Down and Across: A Novel by Arvin Ahmadi

Down and Across: A Novel by Arvin Ahmadi

down and across

This 320 page book featuring an Iranian American lead written by an Iranian American is a coming of age story written on an AR 5.2 level, that I don’t think most reading this blog would want their child to identify with.  It is an OWN voice book from what I can gather in the author’s interviews online, and sure many Muslims definitely receive the label of “Muslim” more from others than from their own self identity, but I don’t know that many would want their children seeing themselves in the main character who runs away from home, hangs out in bars getting drunk, picks up girls as a challenge, and basically tells one lie after another, especially while being completely endearing and quirky and someone you really find charming.


Sakeet Ferdowsi aka Scott, is an only child of Iranian immigrants who really love him and want him to do well in life.  The story opens with 16 year old Scott chatting with his dad at McDonalds about his lack of direction, his lack of interest in his summer internship, and his parents leaving him alone for the summer as they journey to Iran.  Sakeet’s dad tells him of a professor at Georgetown University who writes about “grit” and how grit, not wealth or IQ is the greatest predictor of success.  With a track record of not seeing things through, Scott is told he needs to find some grit and some direction in life.  Drawn to this idea, Sakeet lasts a few days at his mouse poop research internship before become obsessed with grit, jumping on a greyhound bus and heading from Philadelphia to Washington, D.C. to get help face-to-face with Professor Cecily Mallard.

On the bus, he tries to position his backpack to prevent having a seatmate, but a college girl, calls his bluff and forces him to chat with her.  Fiona is not like most people with her free spirited ways and her love of crossword puzzles, and with her now in his life, Scott’s four week DC adventure is set to be memorable.

While in DC Scott learns a lot about himself from the people he meets, the situations he finds himself in, and in general the freedom from his parents.  He is mistaken as a college student and keeps the ruse running to everyone he meets outside of Fiona, Professor Mallard, and Trent.  Trent saves Scott after he crashes a stolen bike (he didn’t know it was stolen) and is being chased by its owner.  They quickly discover they both know Fiona and the big hearted southern helps Scott get a fake ID to get in to bars, and a job working behind the bar to pay for his time in DC.   Trent dreams about working with his favorite senator, which is a big part of the climax, as is the fact that he has been cut off by his well-to-do family because he is gay.  Throw in an ultra conservative “girlfriend” who Sakeet picks up on a dare at the National Zoo and Sakeet to discover if in fact he has grit.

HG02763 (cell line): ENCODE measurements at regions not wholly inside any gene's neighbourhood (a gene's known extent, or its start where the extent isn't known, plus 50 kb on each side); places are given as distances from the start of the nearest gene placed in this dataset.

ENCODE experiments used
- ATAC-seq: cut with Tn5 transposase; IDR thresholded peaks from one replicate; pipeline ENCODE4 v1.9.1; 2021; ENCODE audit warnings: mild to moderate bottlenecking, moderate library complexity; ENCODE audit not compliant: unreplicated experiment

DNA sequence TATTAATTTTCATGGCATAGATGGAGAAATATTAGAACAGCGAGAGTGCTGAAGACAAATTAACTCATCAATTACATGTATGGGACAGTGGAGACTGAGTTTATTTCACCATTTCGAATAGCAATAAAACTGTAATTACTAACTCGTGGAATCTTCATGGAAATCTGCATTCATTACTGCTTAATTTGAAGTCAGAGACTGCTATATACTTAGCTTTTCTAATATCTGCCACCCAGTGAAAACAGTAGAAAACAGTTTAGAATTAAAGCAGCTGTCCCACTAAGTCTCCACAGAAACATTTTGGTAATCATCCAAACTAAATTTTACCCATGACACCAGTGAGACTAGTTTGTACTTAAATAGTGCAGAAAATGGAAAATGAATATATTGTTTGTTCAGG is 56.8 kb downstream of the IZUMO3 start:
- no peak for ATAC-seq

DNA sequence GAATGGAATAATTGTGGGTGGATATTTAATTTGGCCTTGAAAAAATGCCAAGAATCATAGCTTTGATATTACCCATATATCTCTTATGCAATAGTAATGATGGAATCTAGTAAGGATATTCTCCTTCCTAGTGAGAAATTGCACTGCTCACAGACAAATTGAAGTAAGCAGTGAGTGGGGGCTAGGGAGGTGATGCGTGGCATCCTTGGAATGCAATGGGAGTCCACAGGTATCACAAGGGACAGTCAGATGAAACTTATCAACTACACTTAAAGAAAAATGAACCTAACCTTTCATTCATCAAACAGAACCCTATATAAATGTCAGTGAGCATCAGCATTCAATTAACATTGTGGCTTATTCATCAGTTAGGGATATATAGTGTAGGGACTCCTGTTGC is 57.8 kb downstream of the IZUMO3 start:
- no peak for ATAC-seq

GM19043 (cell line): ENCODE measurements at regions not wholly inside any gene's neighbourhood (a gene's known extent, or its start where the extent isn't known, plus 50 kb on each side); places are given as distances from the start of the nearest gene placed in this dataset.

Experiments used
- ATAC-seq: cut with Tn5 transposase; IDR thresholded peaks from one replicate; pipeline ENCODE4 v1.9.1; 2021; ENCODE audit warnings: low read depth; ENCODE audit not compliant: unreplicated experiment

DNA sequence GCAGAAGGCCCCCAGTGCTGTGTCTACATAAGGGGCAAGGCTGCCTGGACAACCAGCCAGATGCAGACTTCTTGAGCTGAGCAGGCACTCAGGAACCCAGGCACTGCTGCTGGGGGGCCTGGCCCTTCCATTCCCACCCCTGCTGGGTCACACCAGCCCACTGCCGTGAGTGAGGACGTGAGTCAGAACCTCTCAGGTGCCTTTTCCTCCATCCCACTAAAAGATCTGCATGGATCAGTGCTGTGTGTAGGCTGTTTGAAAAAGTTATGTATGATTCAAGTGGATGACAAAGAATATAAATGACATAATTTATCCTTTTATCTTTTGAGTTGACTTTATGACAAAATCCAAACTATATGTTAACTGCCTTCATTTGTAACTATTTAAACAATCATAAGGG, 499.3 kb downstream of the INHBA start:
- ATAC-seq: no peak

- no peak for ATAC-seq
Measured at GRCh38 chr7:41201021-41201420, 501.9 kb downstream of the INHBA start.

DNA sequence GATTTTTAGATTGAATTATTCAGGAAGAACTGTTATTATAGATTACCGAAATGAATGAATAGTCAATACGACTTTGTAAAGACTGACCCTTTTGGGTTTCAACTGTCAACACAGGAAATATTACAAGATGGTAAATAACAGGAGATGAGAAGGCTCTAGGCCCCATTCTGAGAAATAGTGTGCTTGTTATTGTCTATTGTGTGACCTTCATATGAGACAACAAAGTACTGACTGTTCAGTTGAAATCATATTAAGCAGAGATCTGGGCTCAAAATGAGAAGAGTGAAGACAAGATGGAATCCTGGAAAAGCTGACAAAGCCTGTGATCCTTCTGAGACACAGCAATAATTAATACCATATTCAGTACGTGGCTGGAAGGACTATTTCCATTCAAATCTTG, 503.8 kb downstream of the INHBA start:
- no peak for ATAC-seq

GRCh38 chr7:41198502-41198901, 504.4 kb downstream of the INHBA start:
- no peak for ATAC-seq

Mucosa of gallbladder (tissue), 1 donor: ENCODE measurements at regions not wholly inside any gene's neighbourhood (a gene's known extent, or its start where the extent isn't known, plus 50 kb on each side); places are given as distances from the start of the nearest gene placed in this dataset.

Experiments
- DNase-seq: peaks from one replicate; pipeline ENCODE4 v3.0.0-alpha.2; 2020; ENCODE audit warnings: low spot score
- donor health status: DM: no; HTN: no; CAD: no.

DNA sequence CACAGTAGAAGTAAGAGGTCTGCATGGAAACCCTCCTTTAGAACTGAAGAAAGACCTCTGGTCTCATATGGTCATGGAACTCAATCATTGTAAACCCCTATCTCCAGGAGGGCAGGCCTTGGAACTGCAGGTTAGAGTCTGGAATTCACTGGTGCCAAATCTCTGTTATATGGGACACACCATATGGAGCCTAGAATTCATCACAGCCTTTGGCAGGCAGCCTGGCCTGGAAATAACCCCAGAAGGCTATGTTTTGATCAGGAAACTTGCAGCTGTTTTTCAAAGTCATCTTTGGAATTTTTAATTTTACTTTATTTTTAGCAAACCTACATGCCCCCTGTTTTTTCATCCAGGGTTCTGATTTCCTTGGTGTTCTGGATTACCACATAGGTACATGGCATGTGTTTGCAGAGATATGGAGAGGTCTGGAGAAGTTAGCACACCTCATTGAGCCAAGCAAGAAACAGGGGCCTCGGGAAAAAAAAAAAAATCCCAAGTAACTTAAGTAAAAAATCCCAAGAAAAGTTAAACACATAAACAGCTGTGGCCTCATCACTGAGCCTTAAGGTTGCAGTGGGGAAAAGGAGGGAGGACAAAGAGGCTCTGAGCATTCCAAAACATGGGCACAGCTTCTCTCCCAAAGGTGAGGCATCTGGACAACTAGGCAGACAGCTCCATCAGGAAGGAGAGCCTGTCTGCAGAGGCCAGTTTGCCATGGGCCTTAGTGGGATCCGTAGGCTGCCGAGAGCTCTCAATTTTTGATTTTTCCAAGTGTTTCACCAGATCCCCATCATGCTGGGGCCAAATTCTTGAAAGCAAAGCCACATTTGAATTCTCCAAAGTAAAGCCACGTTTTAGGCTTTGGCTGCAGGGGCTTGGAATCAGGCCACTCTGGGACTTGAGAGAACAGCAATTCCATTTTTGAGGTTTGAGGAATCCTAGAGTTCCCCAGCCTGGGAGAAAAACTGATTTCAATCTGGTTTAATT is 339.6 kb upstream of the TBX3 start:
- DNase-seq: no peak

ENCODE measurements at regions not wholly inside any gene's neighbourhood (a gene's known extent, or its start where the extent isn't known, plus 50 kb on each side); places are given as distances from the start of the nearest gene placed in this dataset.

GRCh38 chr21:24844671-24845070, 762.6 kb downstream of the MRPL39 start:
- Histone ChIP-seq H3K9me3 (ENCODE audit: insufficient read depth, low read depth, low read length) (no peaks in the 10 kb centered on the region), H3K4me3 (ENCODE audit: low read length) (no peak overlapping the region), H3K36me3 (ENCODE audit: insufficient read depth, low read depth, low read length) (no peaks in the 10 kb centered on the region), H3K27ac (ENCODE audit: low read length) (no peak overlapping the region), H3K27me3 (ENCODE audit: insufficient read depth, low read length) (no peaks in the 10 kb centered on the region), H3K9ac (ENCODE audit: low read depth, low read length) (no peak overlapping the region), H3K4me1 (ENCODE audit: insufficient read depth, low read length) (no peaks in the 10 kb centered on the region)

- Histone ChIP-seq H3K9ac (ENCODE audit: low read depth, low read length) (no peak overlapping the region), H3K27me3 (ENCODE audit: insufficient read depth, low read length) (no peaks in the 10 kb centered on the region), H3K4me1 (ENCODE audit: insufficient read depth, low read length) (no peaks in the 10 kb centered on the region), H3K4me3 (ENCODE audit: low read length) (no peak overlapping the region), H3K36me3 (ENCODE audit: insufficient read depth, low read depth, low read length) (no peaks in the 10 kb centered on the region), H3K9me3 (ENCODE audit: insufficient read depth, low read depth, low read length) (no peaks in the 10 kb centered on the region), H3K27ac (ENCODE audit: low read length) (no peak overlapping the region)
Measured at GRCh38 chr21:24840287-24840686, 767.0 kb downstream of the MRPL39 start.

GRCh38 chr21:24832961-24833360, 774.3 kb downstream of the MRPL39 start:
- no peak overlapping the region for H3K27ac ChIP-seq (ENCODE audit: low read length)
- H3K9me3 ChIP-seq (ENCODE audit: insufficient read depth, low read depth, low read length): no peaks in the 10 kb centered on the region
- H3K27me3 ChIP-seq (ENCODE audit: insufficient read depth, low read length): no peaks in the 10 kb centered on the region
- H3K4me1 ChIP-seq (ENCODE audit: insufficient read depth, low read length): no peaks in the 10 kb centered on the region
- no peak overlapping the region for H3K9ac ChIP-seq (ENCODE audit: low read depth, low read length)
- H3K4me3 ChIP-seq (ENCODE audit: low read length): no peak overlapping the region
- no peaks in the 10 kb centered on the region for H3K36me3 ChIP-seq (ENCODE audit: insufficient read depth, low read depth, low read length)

The book reads really easy and smooth, hence the middle grade AR level, but I don’t think any elementary kids should read it, or even middle school for that matter.  As a coming of age book, early high school would probably be the best fit, but with such a focus on drinking and bars, and sex I kind of feel like the rave reviews are coming from adults who find the antics quaint and idyllic as a way for Scott to grow, not as something they would want their own child to identify with.  Online reviews praise the person of color protagonist and the Muslim representation, but really I don’t find either of them overtly influential in the story.  Yes, Scott is straddling two worlds as a child of immigrants and must balance parental expectation with his own mysterious wants (he doesn’t know what he wants), but I don’t know that culture or religion shape him other than his parents not letting him go to overnight camps growing up.

When he is called a terrorist by a drunk guy, or dumped by a girl for being Muslim, he takes it, he doesn’t deny it, but he doesn’t let it really rile him either.  At one point Scott amends Fiona’s statement of calling him a Muslim.  “‘ish,’ I said.  ‘A long time ago I asked my parents what religion I was, and accepted what they told me.  Haven’t gotten around to reevaluating it or whatever.'”  Other’s call him a Muslim, but I don’t know that he every really says it himself, which ironically I kind of appreciate.  In a few phone conversations with his parents he says “Salam” or “inshaAllah,” but there is no Islamic practice or conscious or even expectation in the book.  I think for readers they will respond to Sakeet and his faith based on where they are in life.  For Muslims, they may find such a careless label frustrating and belittling, or possibly relatable.  Non Muslims may understand Sakeet’s practice means Islamic rules are not followed, and those that do follow them more “extreme.”   Islam is fluid and we are all flawed, so I don’t expect a fictional or real character to be perfect, I’m just pointing out what my concerns would be to have this book in an Islamic school library.  As a reader, I appreciated that the author had the character articulate that he is Muslim-ish only, and have other people call him Muslim and have him not constantly use his faith and culture to set himself apart.  He is fallible and growing and he has a lot of parts to his persona not just these markers.  Incidentally the parts he is exploring and questioning and learning about himself as he looks to his future don’t involve Persian culture or Islam.


Alcohol, getting drunk and hungover, cursing, some violence, theft, nudity, kissing, talk of sex, sexting, talk of making out, a gay character, lying, drug addiction, getting high.


I wouldn’t use this book as a book club selection because of the themes and inconsistency of values, also because of the inconsistency of topics and writing style.

Author’s website:

Interviews with author:



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